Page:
Thy Art Is Murder

To say it has been a big 12 months for Thy Art Is Murder is a gross understatement. The release of ‘Hate’ and a host of local and international tours, the band are one of Australia’s metal leaders. Heading into their headline national tour with Cattle Decapitation, sat down with frontman CJ McMahon for a refreshingly candid chat about the genre, surviving as a band, and what it means to be ‘swagcore.’ 

Hey CJ, how’s it going?

Good brother, how are you?

Yeah, not too bad thanks. Thanks for doing the interview today.

No worries, anytime.

It has been a big year for you guys so far, but you’ve got a bit of time off now between shows. What are you doing to keep busy at the moment?

Me personally, I pretty much spend my days as a house wife (laughs) – cooking, cleaning, running, going to the gym, playing FIFA on PlayStation 3. I’m actually at a factory at the moment where I work every now and then casually when they need someone to work. Just chilling and trying to enjoy the finer things in life and the simple things of home I guess.

I saw you just got pipped for the Summer Slaughter voting, but I see you’re playing some shows there. Tell us your thoughts on that?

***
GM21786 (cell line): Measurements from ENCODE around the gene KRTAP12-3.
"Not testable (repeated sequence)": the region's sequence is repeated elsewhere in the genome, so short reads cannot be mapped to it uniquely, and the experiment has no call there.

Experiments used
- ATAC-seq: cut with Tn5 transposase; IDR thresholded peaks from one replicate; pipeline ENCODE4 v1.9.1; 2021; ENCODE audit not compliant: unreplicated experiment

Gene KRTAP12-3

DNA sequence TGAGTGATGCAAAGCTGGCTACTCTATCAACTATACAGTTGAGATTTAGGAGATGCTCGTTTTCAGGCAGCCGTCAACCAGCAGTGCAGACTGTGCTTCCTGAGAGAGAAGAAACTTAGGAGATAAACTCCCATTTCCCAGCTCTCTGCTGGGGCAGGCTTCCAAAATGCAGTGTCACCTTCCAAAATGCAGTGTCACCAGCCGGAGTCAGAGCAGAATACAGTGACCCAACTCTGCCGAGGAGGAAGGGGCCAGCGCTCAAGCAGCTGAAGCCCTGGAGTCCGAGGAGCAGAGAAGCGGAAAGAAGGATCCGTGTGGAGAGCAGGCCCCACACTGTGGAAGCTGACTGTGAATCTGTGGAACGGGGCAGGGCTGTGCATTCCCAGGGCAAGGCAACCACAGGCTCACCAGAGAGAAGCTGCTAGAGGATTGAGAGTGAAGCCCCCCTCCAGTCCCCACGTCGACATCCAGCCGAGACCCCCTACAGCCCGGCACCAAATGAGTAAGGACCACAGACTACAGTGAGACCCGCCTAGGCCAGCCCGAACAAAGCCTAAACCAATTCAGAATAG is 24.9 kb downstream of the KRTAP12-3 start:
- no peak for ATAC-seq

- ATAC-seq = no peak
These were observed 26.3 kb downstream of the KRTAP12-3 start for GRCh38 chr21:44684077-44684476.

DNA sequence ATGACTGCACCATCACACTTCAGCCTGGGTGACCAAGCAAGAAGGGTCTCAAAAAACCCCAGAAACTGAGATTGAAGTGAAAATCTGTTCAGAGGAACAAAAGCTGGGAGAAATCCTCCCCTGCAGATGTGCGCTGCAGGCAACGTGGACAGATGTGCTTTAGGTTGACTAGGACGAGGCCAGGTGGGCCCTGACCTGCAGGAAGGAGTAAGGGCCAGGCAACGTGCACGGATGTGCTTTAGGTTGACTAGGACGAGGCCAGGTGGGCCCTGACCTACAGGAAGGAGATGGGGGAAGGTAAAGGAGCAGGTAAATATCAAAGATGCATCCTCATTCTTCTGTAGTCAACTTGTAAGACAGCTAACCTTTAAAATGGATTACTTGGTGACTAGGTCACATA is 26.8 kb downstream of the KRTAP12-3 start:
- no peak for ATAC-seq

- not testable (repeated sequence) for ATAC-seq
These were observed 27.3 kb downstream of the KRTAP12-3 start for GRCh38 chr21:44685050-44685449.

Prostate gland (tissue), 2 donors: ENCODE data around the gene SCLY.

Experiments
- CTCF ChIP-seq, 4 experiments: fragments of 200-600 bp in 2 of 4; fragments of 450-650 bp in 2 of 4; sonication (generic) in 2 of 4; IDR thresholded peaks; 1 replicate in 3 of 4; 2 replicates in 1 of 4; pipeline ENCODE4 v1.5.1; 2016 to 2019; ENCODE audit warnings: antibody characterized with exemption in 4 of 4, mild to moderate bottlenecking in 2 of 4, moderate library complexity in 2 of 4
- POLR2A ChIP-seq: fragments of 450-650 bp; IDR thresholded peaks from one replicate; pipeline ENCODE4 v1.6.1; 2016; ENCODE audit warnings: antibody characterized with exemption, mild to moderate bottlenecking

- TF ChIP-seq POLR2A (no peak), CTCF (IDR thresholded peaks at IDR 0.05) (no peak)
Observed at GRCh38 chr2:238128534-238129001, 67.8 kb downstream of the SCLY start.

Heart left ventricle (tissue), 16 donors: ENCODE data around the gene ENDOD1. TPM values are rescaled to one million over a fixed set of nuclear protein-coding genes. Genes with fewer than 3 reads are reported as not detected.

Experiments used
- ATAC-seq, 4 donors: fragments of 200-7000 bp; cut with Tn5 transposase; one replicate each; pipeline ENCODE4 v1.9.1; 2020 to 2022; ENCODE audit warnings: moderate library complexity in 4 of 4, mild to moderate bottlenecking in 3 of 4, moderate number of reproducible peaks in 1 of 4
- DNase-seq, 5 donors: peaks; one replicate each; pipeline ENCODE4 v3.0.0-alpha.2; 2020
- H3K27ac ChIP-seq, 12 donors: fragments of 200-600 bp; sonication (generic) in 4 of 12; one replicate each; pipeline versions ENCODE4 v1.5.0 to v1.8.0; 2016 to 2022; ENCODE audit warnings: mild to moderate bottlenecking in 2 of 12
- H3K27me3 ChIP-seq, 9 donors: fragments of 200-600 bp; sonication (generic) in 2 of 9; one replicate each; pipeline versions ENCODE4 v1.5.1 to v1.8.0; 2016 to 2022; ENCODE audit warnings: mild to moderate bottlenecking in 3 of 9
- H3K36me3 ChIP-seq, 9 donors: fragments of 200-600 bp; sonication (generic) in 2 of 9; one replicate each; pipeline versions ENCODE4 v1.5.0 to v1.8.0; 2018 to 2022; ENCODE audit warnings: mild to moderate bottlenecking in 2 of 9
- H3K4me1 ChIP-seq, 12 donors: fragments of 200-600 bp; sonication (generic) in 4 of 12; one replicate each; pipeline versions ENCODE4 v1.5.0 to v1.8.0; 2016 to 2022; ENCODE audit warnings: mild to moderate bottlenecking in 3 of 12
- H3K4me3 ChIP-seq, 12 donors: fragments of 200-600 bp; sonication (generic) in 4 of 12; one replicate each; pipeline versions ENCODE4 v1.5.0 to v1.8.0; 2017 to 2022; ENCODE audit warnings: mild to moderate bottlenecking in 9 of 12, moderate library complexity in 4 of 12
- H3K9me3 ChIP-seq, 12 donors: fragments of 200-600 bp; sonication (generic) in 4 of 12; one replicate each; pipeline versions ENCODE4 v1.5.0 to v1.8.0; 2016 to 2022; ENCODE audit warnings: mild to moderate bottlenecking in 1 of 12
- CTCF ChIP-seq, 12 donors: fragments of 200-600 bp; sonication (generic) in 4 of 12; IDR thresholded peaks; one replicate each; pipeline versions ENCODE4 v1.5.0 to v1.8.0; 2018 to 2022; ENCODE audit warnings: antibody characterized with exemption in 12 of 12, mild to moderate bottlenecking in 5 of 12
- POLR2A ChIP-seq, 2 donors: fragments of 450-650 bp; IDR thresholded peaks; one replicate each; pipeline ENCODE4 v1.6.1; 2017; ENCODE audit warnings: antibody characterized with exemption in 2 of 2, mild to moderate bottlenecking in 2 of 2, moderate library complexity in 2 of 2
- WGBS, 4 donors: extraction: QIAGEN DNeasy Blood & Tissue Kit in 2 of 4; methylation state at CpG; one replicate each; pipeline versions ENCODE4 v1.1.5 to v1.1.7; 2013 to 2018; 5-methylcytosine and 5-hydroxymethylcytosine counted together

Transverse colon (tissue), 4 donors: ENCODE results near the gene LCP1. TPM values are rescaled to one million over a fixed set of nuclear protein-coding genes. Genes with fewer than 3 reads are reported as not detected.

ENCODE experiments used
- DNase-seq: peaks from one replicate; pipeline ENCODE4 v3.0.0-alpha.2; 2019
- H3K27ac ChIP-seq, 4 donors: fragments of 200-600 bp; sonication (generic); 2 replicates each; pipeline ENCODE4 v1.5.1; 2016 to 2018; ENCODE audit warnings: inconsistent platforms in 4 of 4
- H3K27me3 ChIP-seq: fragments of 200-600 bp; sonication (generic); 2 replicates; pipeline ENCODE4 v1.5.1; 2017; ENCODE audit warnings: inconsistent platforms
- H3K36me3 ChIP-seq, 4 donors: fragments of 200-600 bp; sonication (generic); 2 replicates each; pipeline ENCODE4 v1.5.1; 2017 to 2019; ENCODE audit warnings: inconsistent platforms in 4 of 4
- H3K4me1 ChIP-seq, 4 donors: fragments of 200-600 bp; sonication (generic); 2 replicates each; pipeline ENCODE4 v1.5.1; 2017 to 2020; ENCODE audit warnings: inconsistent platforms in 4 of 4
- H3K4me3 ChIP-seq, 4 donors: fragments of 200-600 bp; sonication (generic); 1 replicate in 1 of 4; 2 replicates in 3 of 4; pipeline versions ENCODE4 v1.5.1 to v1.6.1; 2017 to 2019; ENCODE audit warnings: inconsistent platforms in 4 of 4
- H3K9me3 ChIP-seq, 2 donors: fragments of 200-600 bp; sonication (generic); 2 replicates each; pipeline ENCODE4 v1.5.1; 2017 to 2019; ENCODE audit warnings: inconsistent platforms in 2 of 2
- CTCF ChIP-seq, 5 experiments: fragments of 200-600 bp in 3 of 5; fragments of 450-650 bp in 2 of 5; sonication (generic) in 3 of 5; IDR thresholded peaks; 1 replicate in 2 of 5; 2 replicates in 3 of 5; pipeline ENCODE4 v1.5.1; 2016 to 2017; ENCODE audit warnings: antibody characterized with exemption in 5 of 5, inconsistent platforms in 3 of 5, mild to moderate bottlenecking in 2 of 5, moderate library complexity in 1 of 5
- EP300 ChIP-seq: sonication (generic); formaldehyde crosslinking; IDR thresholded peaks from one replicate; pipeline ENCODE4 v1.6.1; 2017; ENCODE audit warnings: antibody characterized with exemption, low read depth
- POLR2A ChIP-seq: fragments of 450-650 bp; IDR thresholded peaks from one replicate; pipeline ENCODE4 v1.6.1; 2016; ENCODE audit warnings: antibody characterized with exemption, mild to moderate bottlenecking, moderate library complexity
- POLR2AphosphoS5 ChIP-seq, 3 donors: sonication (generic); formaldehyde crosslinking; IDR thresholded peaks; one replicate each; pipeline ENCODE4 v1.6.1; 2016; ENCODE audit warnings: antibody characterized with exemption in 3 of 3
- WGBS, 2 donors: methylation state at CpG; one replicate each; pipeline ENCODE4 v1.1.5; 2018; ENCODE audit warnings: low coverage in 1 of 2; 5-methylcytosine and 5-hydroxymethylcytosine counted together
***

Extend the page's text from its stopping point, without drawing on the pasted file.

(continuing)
We’re doing the whole tour.

Ok, cool.

We are really stoked. The guys from Sumerian and the guys that put on Summer Slaughter got a lot of feedback, both positive and negative, about us that the fans want us to play regardless and they said they could get us to be the opening band on the tour package, and then there’s about one or two bands that are local supports that are on before us. Yeah man, definitely psyched to do the whole tour, really pumped for it.

The bands on the tour, obviously they are quite heavy and diverse, what do you anticipate playing with some of those guys?

I’m stoked. Back in the day, I still do love, The Dillinger Escape Plan, and Norma Jean even, their album ‘Bless the Martyr and Kiss the Child’ was one of my favourite albums back in the early 00’s. Even now, the new bands like Periphery and Animals As Leaders – I like both those bands, I listen to them every day. I’ve heard Rings of Saturn a few times, they’re not too bad – pretty crazy tech. They are going to be big shows, all around the States and all around Canada as well.